Adroitly this band interleave melodic intervals with lush harmonies of power chords, extending to a range of chord shapes not seen since Voivod, balancing these figures over an understated version of the technical death metal drumming that infested the genre at the start of the 1990s. In a style derived from Iron Maiden, dual layers of lead playing establish a theme and highlight it with shifting melodic themes, creating an unravelling effect simultaneously checkmated by an increasingly rigid rhythm guitar. High-pitched whispery vocals, offtime like later black metal, blur distinctions between changing riffs and create the ultimate disorienting rhythm instrument, only serving through negative space to reinforce the solidity of dominant motifs.


1. Beyond good and evil (2:42)
2. Raped by the light of christ (2:58)
3. The break of autumn (4:59)
4. Non-divine (4:42)
5. Primal breath (7:23)
6. The architects (3:30)
7. Stardrowned (4:01)
8. Blood of the sunsets (4:33)
9. The burning darkness (2:16)
10. Ever-opening flower (4:59)
11. Through the red (3:26)
Length: 45:29

At the Gates With Fear I Kiss the Burning Darkness 1993 peaceville
Copyright © 1993 Peaceville

At their best, At the Gates writing longer melodies that unfold over the course of a song in two pairs of complementary patterns, deriving their inspiration not from conflict but a sense of musical space, like the involuntary thrill that occurs when leaving a forest to find oneself on the bank of a cliff, looking down over a sudden distance that re-frames perspective on self and reality. The three final tracks display this adeptly, allowing musical complexity to lift this band out of what otherwise seems like uniform technique; in addition, earlier songs are not dramatic but like much of Nordic and German art, meditative, eschewing vast gestures for a sense of enfolding. Beauty emerges slowly from darkness, and by balancing itself against that darkness, demonstrates a continuity between the two seeming opposites. In this the triumph of art rises over the petty dynamics of personal fear and struggle, calming the mind into an acceptance of light and darkness as equals.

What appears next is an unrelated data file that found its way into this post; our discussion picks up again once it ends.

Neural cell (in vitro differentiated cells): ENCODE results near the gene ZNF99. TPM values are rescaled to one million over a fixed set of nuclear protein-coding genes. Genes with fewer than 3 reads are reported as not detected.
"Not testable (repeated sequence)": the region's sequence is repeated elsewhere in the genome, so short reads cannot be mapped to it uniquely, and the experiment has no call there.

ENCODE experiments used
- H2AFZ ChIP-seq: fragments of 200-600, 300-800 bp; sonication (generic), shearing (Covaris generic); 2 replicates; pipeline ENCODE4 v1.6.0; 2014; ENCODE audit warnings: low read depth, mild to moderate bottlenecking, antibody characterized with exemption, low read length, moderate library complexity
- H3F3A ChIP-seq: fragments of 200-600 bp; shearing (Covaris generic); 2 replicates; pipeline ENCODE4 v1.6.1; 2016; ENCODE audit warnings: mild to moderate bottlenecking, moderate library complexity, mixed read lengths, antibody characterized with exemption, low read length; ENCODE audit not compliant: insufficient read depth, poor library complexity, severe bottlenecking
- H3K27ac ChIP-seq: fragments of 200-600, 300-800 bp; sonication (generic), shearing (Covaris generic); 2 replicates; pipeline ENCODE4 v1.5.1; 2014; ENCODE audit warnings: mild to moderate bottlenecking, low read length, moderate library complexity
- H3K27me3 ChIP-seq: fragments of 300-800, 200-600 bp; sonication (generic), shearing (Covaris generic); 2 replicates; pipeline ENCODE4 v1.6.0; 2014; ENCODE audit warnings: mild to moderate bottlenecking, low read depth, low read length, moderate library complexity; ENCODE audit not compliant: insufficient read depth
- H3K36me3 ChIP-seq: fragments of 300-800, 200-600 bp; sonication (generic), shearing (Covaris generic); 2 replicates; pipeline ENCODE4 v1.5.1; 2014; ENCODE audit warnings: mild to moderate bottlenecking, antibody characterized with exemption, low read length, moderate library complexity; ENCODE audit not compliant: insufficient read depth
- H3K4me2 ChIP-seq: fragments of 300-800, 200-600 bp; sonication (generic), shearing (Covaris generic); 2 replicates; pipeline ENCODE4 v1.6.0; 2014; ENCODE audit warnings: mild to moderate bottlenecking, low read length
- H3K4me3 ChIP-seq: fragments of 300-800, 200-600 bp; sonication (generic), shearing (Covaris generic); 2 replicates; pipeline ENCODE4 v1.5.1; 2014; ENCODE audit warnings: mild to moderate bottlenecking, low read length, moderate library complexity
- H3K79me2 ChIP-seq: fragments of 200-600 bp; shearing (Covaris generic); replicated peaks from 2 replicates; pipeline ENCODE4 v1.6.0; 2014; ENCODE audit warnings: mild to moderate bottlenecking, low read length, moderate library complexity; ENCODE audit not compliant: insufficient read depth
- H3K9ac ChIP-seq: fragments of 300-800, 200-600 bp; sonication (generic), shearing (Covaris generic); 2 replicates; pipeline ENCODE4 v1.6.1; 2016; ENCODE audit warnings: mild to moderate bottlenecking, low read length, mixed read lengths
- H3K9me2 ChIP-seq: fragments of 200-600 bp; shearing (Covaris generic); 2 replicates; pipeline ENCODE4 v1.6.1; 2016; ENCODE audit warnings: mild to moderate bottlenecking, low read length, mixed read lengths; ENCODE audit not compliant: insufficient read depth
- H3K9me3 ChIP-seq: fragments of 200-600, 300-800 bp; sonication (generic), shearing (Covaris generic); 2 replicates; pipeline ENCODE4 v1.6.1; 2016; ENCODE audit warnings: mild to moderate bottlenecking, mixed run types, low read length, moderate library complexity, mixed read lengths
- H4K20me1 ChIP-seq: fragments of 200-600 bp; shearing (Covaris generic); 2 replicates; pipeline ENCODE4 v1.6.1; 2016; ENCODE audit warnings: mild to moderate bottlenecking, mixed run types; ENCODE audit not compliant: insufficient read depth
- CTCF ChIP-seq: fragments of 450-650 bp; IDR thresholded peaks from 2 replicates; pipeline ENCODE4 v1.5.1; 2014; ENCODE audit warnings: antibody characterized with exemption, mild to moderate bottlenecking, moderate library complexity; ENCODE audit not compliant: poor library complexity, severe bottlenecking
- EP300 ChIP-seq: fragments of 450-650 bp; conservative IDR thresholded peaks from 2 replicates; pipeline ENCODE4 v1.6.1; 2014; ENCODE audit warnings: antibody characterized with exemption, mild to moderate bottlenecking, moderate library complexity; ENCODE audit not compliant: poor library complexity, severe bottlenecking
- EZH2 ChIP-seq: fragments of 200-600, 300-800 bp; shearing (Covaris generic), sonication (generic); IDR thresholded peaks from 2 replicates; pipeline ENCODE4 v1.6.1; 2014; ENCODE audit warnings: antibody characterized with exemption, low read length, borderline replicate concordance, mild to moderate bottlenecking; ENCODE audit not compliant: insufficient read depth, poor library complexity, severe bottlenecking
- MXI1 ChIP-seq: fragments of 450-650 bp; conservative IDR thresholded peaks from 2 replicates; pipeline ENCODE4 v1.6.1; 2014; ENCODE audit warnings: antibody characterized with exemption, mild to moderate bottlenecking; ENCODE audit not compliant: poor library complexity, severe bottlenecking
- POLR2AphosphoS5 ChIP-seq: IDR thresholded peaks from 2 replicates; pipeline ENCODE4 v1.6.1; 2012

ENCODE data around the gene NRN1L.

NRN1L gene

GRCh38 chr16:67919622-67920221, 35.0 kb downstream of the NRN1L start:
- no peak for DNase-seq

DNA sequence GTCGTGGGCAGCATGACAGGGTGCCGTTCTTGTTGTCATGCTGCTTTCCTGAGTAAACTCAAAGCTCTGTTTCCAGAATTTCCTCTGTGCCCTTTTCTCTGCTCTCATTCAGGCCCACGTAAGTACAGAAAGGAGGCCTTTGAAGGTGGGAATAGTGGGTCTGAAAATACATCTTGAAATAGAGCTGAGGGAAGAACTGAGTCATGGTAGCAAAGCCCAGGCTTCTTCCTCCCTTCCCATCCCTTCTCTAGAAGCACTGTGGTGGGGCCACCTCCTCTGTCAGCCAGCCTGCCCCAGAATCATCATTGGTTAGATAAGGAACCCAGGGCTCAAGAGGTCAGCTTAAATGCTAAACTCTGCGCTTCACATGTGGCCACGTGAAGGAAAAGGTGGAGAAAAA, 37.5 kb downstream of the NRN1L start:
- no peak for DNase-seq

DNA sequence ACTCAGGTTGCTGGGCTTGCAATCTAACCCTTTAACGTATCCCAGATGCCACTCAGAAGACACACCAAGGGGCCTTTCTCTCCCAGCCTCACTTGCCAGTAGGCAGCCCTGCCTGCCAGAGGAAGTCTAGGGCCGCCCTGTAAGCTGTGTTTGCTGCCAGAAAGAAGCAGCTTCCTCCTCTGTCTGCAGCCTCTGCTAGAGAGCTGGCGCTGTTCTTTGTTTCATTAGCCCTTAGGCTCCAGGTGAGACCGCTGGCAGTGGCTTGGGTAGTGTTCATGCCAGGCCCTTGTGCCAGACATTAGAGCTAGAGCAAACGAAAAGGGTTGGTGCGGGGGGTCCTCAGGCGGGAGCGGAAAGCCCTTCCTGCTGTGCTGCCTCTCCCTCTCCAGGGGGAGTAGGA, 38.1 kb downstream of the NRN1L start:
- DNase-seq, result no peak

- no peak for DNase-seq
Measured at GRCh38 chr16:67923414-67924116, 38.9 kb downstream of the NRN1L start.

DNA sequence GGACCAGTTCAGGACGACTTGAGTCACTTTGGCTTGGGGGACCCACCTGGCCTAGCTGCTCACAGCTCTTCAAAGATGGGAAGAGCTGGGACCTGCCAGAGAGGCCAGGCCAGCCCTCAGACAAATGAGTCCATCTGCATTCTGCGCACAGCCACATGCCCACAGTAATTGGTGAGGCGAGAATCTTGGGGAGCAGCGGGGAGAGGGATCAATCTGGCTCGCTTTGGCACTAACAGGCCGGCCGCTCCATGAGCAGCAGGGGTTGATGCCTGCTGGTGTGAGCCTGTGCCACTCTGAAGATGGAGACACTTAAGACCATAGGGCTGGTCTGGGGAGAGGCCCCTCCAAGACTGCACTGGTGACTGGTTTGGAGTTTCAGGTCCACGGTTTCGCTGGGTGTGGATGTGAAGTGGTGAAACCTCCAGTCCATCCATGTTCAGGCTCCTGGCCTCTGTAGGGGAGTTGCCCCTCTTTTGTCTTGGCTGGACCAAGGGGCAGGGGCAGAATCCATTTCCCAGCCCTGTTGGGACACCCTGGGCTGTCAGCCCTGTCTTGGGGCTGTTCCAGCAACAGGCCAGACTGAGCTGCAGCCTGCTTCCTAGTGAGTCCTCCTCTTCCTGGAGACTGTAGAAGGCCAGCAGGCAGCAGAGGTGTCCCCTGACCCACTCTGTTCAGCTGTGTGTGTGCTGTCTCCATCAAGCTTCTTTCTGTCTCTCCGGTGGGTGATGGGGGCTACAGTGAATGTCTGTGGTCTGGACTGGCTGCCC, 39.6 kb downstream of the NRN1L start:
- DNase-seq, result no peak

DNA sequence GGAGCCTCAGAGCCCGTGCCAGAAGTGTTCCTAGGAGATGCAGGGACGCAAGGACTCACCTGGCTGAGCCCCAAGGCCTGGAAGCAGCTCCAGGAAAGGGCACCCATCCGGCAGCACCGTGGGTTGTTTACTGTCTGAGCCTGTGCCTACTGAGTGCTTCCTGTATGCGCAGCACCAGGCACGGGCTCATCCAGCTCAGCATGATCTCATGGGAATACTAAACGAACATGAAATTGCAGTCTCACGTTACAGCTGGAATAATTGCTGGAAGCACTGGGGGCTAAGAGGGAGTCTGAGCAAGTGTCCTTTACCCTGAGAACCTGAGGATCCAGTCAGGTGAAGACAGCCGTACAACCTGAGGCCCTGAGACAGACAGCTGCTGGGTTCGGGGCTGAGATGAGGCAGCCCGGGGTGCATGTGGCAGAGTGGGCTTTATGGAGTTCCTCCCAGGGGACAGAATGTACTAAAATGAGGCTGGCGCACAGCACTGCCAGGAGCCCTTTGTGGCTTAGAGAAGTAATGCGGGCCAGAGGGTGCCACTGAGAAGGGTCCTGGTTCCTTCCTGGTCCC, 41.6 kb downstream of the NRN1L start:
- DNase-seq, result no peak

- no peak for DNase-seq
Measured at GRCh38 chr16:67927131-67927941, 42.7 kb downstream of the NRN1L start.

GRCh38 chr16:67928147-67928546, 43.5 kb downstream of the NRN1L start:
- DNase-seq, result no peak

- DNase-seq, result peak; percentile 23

1. Blinded By Fear
2. Slaughter Of The Soul
3. Cold
4. Under A Serpent Sun
5. Into The Dead Sky
6. Suicide Nation
7. World Of Lies
8. Unto Others
9. Nausea
10. Need
11. The Flames Of The End
Length: 34:13
Slaughter of the Soul (Earache,1996)
Despite the sleek package and amazing production, this is the At the Gates sellout album. It has not fallen to the depths of later Carcass or new Metallica, but it has dropped the progressive stylings in favor of very typical speed metal done with a slight technical flair but mostly, through its rough permutations and basic sense of pentatonic harmonics, it remains dressed-up heavy metal as a sad coda to the career of the Gothenburg band. The same self-unravelling harmonizing riffs, liquid solos and strong sense of color of sound are here, but each has gone through a sanitizing process to be brought closer to mainstream music, demonstrating that what is technique is far from what constitutes the artistic content of each song. For most At the Gates listeners, they will believe this album is their favorite until they hear it ten years from now in the context of other At the Gates works, in which case they will see this as a transparent commercial album made to pander to the middle of the metal audience.

Bands with similar sound: Cenotaph, Sentenced